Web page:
> and stringification.
    >
    > {
    > my $strange=-0.0;
    > print $strange ? "$strange is true\n" : "$strange is false\n";
    > print $strange ? "$strange is true\n" : "$strange is false\n";
    > }


    This is a bug. Read-only access should not change the value.

    Yours,
    Ilya
     
    Ilya Zakharevich, Mar 31, 2010
    #5
  6. sreservoir

    Marc Girod Guest

    On Mar 28, 10:56 pm, Ben Morrow <> wrote:

    > For some reason, undef gets numified as a floating-point
    > zero rather than an integral zero, so it can be negated.


    May I check that I understand this with respect to the excerpt of
    perlop John gave:

    $ perl -E'say undef'

    $ perl -E'say q()'

    $ perl -E'say -undef'
    -0
    $ perl -E'say -q()'
    0
    $ perl -E'say "-undef"'
    -undef

    > If the operand is an identifier, a string consisting of a minus
    > sign concatenated with the identifier is returned.


    So, not this case:
    undef is not an 'identifier', and the return is no '-undef'.

    > Otherwise, if the string starts with a plus or minus,
    > a string starting with the opposite sign is returned.


    No.

    > One effect of these rules is that -bareword is equivalent
    > to the string "-bareword".


    No.

    > If, however, the string begins with a non-alphabetic character
    > (excluding "+" or "-"), Perl will attempt to convert the
    > string to a numeric and the arithmetic negation is performed.


    I understand that this is what applies: undef is a 'non-alphabetic
    character'?
    There, undef is converted to 'floating-point 0', whereas q() (the
    empty string) is converted to 'integer 0'.

    > If the string cannot be cleanly converted to a numeric,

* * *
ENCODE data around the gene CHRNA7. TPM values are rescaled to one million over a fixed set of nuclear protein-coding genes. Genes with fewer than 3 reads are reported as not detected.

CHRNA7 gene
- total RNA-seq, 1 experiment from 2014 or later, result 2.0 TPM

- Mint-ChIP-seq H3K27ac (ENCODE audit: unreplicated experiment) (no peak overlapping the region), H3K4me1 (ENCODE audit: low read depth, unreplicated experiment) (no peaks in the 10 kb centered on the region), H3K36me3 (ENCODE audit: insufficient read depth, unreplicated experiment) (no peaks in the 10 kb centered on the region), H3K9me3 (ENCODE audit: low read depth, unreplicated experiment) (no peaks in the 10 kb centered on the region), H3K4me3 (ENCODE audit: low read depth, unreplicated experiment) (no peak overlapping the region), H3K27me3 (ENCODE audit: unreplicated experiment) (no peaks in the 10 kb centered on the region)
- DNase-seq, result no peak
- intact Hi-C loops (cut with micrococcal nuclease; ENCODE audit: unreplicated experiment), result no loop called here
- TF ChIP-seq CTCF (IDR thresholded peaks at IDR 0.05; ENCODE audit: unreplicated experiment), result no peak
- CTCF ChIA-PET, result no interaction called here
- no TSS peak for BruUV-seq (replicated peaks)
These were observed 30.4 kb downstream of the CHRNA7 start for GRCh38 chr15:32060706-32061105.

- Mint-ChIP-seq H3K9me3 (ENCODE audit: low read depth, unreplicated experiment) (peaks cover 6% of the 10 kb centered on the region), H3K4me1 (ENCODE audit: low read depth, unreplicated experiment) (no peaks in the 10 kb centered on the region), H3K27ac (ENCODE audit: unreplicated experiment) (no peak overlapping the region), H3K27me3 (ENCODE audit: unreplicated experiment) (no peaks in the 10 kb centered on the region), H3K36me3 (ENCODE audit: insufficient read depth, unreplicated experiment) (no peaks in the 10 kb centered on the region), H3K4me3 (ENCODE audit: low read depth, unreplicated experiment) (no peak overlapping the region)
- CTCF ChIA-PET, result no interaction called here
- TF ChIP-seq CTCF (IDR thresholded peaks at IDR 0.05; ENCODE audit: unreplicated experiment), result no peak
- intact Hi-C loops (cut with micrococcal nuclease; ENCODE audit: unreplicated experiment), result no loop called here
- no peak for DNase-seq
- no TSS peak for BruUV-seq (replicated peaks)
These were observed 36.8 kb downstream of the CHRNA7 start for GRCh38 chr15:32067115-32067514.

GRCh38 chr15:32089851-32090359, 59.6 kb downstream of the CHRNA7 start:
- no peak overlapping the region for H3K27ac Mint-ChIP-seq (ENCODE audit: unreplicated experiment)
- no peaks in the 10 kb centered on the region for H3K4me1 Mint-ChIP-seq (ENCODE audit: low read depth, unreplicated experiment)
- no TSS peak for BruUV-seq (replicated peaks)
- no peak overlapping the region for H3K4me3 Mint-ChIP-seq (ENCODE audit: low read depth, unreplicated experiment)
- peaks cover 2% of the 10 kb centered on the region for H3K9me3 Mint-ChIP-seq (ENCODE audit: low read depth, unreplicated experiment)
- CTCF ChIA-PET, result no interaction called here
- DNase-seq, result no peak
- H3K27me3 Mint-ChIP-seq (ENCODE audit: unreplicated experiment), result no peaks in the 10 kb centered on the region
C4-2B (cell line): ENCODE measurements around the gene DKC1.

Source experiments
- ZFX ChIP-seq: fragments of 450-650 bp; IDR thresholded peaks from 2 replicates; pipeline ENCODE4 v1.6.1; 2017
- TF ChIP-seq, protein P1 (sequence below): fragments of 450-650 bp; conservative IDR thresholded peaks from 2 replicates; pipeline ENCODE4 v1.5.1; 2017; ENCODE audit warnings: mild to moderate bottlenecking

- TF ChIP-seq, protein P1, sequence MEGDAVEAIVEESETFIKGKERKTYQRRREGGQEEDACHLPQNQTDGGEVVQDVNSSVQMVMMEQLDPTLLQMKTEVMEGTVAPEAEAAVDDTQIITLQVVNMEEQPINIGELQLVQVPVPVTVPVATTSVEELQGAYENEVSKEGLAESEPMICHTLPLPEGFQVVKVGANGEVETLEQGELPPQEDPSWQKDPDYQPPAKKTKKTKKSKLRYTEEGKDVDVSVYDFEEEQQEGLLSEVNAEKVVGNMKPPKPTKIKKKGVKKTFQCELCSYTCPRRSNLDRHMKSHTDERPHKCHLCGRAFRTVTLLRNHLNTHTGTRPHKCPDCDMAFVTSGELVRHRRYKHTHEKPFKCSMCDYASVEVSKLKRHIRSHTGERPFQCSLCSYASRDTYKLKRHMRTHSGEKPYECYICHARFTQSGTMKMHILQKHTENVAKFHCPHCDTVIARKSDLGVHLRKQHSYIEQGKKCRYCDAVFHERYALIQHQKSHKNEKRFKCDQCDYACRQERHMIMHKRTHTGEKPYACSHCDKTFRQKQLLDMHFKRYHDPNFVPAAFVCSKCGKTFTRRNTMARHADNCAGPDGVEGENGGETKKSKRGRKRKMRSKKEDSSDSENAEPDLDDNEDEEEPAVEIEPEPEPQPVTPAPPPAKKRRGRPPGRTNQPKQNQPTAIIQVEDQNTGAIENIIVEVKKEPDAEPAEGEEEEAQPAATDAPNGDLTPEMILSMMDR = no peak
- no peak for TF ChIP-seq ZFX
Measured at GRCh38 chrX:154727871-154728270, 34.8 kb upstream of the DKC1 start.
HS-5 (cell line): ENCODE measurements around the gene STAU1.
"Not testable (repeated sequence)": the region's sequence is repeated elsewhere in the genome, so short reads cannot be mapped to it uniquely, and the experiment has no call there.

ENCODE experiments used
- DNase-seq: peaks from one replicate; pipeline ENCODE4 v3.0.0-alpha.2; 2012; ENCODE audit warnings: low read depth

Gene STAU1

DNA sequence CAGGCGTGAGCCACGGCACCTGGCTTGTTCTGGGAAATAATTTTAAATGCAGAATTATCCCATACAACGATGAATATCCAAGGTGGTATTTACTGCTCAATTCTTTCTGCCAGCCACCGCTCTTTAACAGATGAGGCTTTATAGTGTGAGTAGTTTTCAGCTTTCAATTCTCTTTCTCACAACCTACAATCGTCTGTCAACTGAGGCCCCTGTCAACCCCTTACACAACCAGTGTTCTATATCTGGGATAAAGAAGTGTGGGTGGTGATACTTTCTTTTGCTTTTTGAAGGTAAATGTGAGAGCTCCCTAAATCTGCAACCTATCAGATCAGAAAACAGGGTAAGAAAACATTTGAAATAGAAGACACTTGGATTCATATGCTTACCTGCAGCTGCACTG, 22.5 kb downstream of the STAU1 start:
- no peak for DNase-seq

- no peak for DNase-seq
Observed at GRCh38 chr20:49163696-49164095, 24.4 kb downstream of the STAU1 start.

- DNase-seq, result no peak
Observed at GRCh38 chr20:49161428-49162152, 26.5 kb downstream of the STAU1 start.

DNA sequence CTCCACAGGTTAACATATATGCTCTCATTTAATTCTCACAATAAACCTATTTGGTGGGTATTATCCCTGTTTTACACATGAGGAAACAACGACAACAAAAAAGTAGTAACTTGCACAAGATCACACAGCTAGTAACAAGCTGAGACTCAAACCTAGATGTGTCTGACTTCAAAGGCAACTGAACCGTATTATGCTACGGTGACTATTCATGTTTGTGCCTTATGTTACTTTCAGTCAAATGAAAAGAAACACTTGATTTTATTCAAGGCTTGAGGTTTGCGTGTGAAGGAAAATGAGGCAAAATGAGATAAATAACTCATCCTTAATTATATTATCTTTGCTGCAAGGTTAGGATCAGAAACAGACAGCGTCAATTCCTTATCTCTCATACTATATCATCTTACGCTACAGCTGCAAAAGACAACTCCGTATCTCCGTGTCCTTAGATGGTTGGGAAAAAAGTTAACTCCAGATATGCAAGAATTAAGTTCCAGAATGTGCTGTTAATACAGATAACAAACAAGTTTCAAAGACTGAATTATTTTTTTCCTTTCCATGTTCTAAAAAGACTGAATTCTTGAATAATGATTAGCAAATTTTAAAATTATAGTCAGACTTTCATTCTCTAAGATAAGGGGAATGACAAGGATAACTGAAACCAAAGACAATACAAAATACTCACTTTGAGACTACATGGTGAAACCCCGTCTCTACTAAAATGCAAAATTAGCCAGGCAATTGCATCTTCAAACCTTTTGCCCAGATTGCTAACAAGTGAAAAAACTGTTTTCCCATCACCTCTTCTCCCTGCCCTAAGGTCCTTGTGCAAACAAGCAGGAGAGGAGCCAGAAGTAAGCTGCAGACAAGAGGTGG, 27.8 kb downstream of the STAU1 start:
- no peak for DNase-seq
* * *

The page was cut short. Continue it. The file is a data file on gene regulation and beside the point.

> Perl will give the warning


    No: no warning.

    Thanks,
    Marc
     
    Marc Girod, Mar 31, 2010
    #6
  7. sreservoir

    Bo Lindbergh Guest

    In article <>,
    Ilya Zakharevich <> wrote:
    > On 2010-03-30, Bo Lindbergh <> wrote:
    > > For real strangeness, you need to mix negative zero, boolean context,
    > > and stringification.
    > >
    > > {
    > > my $strange=-0.0;
    > > print $strange ? "$strange is true\n" : "$strange is false\n";
    > > print $strange ? "$strange is true\n" : "$strange is false\n";
    > > }

    >
    > This is a bug. Read-only access should not change the value.


    Would you call this example the same bug, a different bug, or not a bug?
    {
    my $strange="-0";
    print "- $strange == ", -$strange, "\n";
    my $ignored=0+$strange;
    print "- $strange == ", -$strange, "\n";
    }

    Ditto for this one.
    {
    my($one,$two)=("12","21");
    print "$one | $two == ", $one | $two, "\n";
    my $ignored=$one+$two;
    print "$one | $two == ", $one | $two, "\n";
    }


    /Bo Lindbergh
     
    Bo Lindbergh, Mar 31, 2010
    #7
  8. On 2010-03-31, Bo Lindbergh <> wrote:
    >> > {
    >> > my $strange=-0.0;
    >> > print $strange ? "$strange is true\n" : "$strange is false\n";
    >> > print $strange ? "$strange is true\n" : "$strange is false\n";
    >> > }

    >>
    >> This is a bug. Read-only access should not change the value.


    .... Reading string value of -0.0 changes TRUE/FALSE...

    > Would you call this example the same bug, a different bug, or not a bug?
    > {
    > my $strange="-0";
    > print "- $strange == ", -$strange, "\n";
    > my $ignored=0+$strange;
    > print "- $strange == ", -$strange, "\n";
    > }


    .... Reading NUM value of "-0" changes the effect of unary minus.

    It looks like different bugs - but they may have the same fix.... ;-)

    > Ditto for this one.
    > {
    > my($one,$two)=("12","21");
    > print "$one | $two == ", $one | $two, "\n";
    > my $ignored=$one+$two;
    > print "$one | $two == ", $one | $two, "\n";
    > }


    Not a bug - just a documented brokenness of |-operator...

    Hope this helps,
    Ilya
     
    Ilya Zakharevich, Apr 1, 2010
    #8
    1. Advertising

Want to reply to this thread or ask your own question?

It takes just 2 minutes to sign up (and it's free!). Just click the sign up button to choose a username and then you can ask your own questions on the forum.
Similar Threads
  1. Andrew Ward
    Replies:
    6
    Views:
    714
    Ron Natalie
    Sep 26, 2003
  2. Marc

    Semantics of unary minus

    Marc, Feb 12, 2006, in forum: C Programming
    Replies:
    13
    Views:
    507
  3. Matthew  Cook
    Replies:
    6
    Views:
    516
  4. Sam Stephenson
    Replies:
    9
    Views:
    251
    Caleb Clausen
    Nov 7, 2005
  5. Todd Burch
    Replies:
    3
    Views:
    168
    Jonas Roberto de Goes Filho (sysdebug)
    Aug 27, 2007
Loading...

Share This Page